Jewish World Review Feb. 27, 2004 / 5 Adar, 5764
Bush's reelection campaign
Bush set the political scene early. "It looks like we have a winner in the Republican primaries," he said, to laughter. "The other party's nomination battle is still playing out. The candidates are an interesting group with diverse opinions: for tax cuts and against them; for NAFTA and against NAFTA; for the Patriot Act and against the Patriot Act; in favor of liberating Iraq and opposed to it. And that's just one senator from Massachusetts."
Take that, John Kerry.
Kerry's campaign has expected that Bush would attack him as soft on defense, and the Republican National Committee has been sending out emails pointing out that Kerry voted against funding the B-1, the B-2, the F-14, the F-15, the F-16, the AV-8B Harrier, the AH-64 Apache helicopter, the Patriot missile, the Aegis air defense cruiser, the Trident missile submarines, the M-1 Abrams tank, the Bradley fighting vehicle and the Tomahawk cruise missile. Kerry's response: that he voted for the largest defense budget in history, has voted to strengthen defense, and, on ABC News last Sunday, "I don't know why it is that all these Republicans who didn't serve in Vietnam are fighting a war against those of us who did." He constantly interprets attacks on his defense votes as attacks on his patriotismthough the only candidates who have been attacking others as unpatriotic have been Democrats attacking George W. Bush. Kerry's constant citing of his distinguished service in Vietnam is obviously an attempt to fend off attacks on him as soft on defense, and is not likely to work if the Bush campaign repeats them in a sustained manner.
But Bush made it clear Monday night that the main brunt of his attack will not be that Kerry is a dove but that he is a politician who tries to get on all sides of too many issues. This is how he framed the choice:
That last sentence will strike many readers as unfamiliar. Bush aides have been saying that he was going to present a vision of an ownership society, to differentiate between his programs that provide choice and accountability and the Democrats' programs, which, in their view, do not. But Bush did not take the opportunity to make this case in his State of the Union address. Nor did he talk about the ownership society in a February 19 speech as aides said he would; he made the by now familiar case for his tax cuts instead. But on Monday night he came out for the ownership society loud and clear. It's worth quoting several lines to show what he is talking about.
This vision is in line with changes that have been coursing through the private sector. Defined benefit pension plans (in which a big company promises you a fixed pension) have been replaced by defined contribution pension plans (in which you invest tax-free money as you wish). Section 401(k) plans and other retirement plans have enabled people, over the course of a lifetime, to accumulate wealth to the point that the average American in the peak wealth years (ages 55 to 65) has a solid six-figure net worth. In 1992, less than a quarter of voters owned stocks and other financial assets. In 2002, some 60 percent of voters had financial assets: The electorate now has an investor majority. Bush's proposals are designed to enable more Americans to accumulate more wealth more rapidly and to gain control over healthcare decisions as well.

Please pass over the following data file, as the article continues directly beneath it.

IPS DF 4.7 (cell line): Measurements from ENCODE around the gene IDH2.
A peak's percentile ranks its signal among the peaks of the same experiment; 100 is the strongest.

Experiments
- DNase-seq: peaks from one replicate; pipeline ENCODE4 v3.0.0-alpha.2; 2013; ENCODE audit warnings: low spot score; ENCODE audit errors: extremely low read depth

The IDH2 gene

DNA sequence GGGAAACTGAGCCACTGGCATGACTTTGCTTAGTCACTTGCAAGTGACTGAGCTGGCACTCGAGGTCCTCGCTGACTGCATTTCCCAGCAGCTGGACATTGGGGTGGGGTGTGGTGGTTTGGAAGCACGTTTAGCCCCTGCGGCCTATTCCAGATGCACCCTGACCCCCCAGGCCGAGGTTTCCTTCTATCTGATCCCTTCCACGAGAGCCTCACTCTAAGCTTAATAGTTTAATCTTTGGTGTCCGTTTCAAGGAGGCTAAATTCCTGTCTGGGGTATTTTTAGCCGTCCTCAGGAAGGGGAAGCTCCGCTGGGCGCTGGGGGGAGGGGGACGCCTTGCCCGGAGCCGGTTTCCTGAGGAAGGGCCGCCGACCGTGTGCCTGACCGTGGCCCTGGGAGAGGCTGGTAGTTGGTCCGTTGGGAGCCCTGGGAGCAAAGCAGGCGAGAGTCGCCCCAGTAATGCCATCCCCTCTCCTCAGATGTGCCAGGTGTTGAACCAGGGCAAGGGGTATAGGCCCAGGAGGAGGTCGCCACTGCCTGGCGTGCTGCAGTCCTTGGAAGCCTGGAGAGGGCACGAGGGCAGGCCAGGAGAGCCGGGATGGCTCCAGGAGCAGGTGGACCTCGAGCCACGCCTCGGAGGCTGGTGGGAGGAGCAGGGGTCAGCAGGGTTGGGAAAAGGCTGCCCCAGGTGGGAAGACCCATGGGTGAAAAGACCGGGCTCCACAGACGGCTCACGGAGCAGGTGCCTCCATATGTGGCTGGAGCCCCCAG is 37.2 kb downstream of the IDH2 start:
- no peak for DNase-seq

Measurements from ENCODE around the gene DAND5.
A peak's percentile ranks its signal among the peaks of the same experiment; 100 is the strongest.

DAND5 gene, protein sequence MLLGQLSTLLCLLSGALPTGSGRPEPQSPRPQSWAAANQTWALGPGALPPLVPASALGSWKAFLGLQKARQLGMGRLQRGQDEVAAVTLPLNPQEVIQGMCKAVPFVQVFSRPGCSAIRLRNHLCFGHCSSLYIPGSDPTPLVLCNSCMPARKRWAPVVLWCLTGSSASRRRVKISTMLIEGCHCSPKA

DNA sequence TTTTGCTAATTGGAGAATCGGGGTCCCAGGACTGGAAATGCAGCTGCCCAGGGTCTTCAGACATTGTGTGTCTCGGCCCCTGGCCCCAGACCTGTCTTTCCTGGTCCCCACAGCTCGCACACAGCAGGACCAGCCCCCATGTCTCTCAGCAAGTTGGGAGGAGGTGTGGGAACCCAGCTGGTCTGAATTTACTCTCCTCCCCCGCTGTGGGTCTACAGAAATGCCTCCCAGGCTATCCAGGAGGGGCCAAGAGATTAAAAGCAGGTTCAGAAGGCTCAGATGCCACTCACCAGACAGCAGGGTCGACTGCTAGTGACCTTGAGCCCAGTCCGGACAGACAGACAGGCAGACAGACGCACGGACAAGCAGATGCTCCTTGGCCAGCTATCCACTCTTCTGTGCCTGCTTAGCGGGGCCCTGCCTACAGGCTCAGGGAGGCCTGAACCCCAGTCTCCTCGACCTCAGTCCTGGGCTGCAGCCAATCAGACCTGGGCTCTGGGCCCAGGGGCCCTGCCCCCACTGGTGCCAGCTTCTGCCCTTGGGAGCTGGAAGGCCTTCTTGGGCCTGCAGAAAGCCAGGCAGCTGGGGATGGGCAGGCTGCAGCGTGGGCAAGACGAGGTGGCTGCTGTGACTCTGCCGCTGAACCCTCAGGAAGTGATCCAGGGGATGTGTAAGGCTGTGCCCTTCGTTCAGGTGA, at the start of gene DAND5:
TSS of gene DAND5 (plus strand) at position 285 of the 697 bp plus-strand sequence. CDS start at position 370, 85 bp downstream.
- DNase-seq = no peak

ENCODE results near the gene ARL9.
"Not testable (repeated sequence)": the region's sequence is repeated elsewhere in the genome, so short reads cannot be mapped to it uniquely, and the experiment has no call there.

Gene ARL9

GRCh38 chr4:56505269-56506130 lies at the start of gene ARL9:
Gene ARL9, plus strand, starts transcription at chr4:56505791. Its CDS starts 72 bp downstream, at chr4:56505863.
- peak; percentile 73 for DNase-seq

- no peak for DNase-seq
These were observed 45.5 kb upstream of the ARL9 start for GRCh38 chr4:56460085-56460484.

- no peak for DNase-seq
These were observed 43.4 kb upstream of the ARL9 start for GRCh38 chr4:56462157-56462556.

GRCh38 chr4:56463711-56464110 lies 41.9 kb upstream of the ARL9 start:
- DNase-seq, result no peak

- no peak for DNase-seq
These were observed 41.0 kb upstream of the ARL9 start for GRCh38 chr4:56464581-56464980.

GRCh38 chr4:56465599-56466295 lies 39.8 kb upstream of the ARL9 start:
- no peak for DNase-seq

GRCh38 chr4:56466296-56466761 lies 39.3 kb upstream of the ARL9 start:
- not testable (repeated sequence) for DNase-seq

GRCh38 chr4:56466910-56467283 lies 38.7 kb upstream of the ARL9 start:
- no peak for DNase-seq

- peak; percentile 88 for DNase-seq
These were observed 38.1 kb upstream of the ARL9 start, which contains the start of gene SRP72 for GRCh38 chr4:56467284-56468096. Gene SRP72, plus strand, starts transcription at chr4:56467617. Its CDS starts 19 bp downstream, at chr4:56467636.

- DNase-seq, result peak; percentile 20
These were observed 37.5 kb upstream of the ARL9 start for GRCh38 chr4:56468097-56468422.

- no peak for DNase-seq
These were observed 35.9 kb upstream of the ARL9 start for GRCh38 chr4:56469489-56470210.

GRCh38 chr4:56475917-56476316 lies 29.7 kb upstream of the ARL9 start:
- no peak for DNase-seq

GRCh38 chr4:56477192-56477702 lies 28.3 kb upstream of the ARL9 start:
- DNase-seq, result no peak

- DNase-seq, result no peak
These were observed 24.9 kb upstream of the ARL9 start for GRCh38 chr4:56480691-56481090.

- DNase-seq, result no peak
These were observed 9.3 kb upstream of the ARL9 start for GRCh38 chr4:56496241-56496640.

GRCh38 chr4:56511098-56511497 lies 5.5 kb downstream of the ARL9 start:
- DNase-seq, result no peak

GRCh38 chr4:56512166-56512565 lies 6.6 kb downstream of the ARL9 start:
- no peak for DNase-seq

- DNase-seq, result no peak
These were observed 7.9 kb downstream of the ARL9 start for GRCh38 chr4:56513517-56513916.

The Democratic candidates have a different vision. They want to expand government provision of healthcare, and they oppose personal retirement accounts in Social Security (though Bill Clinton flirted with the idea). They want America to move somewhat closer to the western European-style welfare states. They want to reduce choice and accountability in education. Here is how Bush characterized their positions:
He who frames the issues tends to determine the outcome of the election. This is the way Bush intends to frame the issues. If his opponents will run against "the special interests" (Kerry) or "the privileged and the powerful" (John Edwards), Bush will run against "the politicians and the bureaucrats" and "the Washington mindset." The power of his framing of the issues was recognized by David Kusnet, Bill Clinton's chief speechwriter from 1992 to 1994, in a piece for the New Republic's weblog. "This should have been his State of the Union speech," Kusnet wrote. "Where his State of the Union speech had been partisan and pedestrian, devoid of what his father called 'the vision thing,' his new stump speech is both presidential and political; it makes the case for the Bush presidencyand against John Kerry and John Edwardsin forward-thinking, rather than defensive, terms." Kusnet makes the obvious and fair point that Bush was framing issues his way, in a way Democrats might consider unfair and misleading. But it is a message he seems to have honed more carefully than most of us thought and he is capable of repeating it, as he did his 2000 campaign themes, relentlessly.
Bush's problem is that his vision of the ownership society is less familiarto voters and the mediathan the Democrats' timeworn calls for extending the welfare state. And an Old Media that wrote more stories about his supposed AWOL status in the National Guard than it did about Bill Clinton's problems with his draft board in 1992 is not going to give him any help in transmitting his message. But Bush overcame that in 2000 and now seems determined to do so again.
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